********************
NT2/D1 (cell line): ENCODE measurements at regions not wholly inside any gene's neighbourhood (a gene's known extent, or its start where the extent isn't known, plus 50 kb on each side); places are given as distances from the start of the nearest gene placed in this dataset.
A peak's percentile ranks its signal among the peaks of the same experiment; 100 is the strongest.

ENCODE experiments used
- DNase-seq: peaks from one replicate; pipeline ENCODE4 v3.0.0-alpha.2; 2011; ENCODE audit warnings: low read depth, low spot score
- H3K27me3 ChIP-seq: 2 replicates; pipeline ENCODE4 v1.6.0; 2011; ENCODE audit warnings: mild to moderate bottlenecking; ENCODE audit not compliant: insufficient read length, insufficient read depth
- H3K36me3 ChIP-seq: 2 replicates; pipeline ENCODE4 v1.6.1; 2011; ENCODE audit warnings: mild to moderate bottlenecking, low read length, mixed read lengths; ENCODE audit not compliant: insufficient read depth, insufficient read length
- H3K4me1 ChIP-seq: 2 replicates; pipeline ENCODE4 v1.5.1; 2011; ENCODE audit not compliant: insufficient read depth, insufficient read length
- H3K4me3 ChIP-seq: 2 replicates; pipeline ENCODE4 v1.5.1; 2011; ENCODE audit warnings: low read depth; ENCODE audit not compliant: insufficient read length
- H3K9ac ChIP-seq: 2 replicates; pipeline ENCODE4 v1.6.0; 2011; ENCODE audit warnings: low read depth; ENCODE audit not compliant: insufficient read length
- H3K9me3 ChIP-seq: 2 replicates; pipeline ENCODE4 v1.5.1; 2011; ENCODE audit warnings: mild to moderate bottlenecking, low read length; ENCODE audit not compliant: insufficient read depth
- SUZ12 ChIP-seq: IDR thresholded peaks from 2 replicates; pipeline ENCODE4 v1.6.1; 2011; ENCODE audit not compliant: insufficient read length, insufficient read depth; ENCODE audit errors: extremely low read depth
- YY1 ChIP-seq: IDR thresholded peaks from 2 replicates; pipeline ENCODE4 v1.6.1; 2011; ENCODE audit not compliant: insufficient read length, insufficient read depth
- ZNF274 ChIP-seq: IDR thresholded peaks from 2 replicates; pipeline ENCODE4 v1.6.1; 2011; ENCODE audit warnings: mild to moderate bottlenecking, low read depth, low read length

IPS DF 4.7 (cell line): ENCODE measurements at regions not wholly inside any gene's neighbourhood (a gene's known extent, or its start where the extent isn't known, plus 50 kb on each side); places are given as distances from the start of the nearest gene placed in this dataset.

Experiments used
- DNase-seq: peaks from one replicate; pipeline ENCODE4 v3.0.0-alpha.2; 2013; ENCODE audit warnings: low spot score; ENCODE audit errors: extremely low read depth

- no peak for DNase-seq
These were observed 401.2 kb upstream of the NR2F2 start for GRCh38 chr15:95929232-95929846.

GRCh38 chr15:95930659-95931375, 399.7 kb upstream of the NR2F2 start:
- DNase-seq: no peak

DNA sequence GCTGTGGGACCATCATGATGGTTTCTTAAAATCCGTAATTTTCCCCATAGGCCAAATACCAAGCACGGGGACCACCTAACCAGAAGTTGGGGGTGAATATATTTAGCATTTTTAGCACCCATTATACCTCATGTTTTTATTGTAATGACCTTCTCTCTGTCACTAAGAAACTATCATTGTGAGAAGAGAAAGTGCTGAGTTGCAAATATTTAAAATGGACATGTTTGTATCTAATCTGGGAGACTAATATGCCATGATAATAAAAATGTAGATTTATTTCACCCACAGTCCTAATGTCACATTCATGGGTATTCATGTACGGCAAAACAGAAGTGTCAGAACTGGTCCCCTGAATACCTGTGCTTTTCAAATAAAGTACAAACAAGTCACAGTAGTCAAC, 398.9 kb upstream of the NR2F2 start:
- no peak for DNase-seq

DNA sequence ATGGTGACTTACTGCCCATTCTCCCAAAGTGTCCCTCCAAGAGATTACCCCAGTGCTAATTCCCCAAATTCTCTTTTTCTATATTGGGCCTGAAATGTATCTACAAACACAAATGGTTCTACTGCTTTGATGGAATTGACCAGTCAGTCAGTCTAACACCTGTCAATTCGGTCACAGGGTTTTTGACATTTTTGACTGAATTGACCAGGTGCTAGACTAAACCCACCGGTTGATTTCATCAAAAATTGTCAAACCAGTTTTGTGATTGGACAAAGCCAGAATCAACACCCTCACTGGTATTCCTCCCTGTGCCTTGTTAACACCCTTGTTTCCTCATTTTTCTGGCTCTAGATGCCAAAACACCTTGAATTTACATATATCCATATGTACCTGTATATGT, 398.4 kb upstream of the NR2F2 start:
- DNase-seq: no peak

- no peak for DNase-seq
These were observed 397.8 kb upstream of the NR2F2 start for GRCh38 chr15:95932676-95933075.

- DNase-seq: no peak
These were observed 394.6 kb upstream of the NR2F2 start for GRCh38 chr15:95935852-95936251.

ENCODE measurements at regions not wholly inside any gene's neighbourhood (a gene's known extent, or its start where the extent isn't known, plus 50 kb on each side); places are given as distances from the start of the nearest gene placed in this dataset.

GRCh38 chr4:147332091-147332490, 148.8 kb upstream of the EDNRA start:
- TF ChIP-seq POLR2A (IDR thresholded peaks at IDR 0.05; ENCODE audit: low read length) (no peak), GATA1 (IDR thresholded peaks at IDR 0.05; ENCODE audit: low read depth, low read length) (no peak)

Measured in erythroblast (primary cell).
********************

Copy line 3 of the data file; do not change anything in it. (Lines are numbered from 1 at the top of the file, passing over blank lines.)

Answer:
ENCODE experiments used